I didn't head straight for the house. I drove around Lawrenceville in my rental, mentally placing Jackson everywhere I looked. In a ball cap and jeans, on the weekend, scooting into the hardware store for whatever gunk he needed to fix a leaky faucet in the kids' bathroom. Taking Sarah out for Italian food on their anniversary. Running the kids to day care and, later, to school. When I cruised past the high school and thought about how he wouldn't get to see his kids go there, let alone graduate, I made myself stop. None of this, clearly, was going to bring Jackson back. And none of it was making me feel any better, either.
Sarah and the kids were already back at the house when I pulled up, a strudel purchased from a local bakery in my arms.
"I was afraid you weren't going to come," Sarah said. She was outwardly composed, but I knew her well enough to see the strain around the edges: the reddened eyes, the line above her brow that didn't seem to go away even when her expression was relaxed. That hadn't been there a month ago.
"Naw." I showed her the strudel. "Couldn't come empty-handed."
"Right," she said sarcastically, taking it and indicating I should follow her to the kitchen. "I know what a stickler you are for tradition."
I stuck my tongue out at her tone, a childish gesture, and we both started to laugh, the laughter turning to tears in a heartbeat.
Jack and Sarah's kitchen was bright and modern. The hand-painted milk jugs from the 1940s and 50s that Sarah had collected over the course of her marriage brought happy splashes of color to the room. I had watched the collection grow over the years, exclaimed at new acquisitions when I'd joined them for family dinners. It felt odd being here now, knowing that Jack wouldn't be joining us. Wrong.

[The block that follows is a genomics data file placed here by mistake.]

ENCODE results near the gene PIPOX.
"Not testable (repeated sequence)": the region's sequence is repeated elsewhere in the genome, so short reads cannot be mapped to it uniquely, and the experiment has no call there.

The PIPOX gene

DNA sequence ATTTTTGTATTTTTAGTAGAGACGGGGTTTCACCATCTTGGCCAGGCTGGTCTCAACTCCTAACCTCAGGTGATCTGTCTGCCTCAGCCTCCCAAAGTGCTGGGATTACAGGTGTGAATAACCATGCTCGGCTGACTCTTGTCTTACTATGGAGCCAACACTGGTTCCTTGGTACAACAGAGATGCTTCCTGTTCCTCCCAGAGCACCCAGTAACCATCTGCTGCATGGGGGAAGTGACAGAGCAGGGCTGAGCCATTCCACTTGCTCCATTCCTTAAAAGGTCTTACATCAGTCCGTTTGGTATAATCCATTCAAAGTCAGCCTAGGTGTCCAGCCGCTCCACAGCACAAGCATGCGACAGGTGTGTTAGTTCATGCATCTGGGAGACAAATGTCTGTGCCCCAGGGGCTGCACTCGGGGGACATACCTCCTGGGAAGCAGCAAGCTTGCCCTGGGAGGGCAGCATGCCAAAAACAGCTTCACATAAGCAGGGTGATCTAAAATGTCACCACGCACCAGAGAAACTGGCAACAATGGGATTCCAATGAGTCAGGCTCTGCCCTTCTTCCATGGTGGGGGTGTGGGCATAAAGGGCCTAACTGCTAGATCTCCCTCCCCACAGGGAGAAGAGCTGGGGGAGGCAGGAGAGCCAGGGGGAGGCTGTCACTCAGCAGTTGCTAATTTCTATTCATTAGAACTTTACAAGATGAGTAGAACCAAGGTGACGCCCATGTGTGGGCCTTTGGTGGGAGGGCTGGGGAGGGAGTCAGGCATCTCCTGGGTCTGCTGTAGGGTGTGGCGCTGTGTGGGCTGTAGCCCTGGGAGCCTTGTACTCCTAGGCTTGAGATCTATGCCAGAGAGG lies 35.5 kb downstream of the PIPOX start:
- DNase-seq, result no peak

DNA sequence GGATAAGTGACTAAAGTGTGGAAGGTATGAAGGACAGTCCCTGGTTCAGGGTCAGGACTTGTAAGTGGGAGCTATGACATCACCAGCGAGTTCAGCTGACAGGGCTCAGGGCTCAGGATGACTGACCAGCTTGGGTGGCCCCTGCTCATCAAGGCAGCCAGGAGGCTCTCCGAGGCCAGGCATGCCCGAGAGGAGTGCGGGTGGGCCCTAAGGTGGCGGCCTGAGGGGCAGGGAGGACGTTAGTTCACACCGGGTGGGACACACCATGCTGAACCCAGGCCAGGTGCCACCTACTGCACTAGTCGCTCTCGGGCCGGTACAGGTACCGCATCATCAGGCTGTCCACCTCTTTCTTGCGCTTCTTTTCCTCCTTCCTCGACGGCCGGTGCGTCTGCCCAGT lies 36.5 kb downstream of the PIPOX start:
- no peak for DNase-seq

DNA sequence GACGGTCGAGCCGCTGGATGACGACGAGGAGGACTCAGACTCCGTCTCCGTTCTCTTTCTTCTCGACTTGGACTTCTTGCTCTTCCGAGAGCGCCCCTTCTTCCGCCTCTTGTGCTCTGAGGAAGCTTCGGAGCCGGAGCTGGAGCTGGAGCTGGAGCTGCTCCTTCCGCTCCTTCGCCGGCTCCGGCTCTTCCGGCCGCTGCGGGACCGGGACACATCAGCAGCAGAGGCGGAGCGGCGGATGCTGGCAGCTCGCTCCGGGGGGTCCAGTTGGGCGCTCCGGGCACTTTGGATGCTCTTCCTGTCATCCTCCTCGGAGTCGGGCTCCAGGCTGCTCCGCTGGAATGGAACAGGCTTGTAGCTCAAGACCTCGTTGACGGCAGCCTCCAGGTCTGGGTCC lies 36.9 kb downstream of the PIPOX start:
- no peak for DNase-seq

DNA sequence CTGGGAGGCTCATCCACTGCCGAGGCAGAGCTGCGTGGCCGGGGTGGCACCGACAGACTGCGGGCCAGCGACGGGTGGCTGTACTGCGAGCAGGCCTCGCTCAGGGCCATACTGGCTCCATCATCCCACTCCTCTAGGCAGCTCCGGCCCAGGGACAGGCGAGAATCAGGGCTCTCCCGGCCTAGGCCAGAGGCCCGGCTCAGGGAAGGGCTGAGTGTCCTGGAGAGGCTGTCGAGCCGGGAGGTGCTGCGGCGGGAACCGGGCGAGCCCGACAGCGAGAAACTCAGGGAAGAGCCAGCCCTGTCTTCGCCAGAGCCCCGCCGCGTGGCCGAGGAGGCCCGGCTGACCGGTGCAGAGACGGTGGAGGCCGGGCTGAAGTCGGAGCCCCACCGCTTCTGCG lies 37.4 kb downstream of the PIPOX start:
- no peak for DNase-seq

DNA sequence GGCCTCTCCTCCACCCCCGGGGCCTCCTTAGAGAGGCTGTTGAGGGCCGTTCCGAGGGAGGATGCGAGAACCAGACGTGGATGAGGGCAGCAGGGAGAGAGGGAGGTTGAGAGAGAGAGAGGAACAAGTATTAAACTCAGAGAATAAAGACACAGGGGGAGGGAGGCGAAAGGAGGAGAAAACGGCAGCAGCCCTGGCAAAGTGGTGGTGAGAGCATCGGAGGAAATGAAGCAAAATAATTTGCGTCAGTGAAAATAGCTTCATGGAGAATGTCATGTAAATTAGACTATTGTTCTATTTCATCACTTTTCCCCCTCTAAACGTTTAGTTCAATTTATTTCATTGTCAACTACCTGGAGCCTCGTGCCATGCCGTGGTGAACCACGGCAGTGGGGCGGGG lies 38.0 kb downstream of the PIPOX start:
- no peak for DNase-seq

Sarah was crying like someone for whom tears are no longer an effort, the way oil moves through a well made machine: smoothly and with grace. "Everything is just the same. Nothing will ever be the same." She shrugged, leaning on the counter. "I'm a widow now, Madeline. A widow. I can't get my mind around that. And I keep expecting him to come back. To walk through that door." She looked out to the backyard as though she was, indeed, expecting him to walk in, bags of groceries in his arms, yelling, "Sarah, did you forget to pay the goddamn Visa bill?"
It was me, I wanted to say. It's all because of me and what I wanted, what I said. I didn't, though. "Is everything going to be okay, Sarah? Financially, I mean? You wouldn't need that on top of ... "
"No, no. Everything is great that way. And the company has been terrific. More than terrific. They've sent out a grief counselor and therapists for the kids and you name it. You're lucky to work for such a great company."
"I'm thinking of quitting," I said quietly, surprising myself. It was the first time the thought had entered my head, but it suddenly seemed my obvious next move.
Sarah just looked at me.
"I'm thinking of leaving Merriwether Bailey," I said with more confidence.
"You are not."
I just nodded.
"Oh, Madeline. Why?"
"I can't go back there. I mean, not to work, like, every day."
"What'll you do?"
It felt terrible, taking sympathy from the newly bereaved widow, but it also felt good, allowing my pain to ease away a little bit. As if the blending of our pain would somehow open it to the light for sharing. Or maybe it was just good to air some of the stuff that had been rocking around in my head since Jack died.
"I'm not sure. I feel so ... bad, Sarah. I feel ... "
I looked at her sharply. How had she known?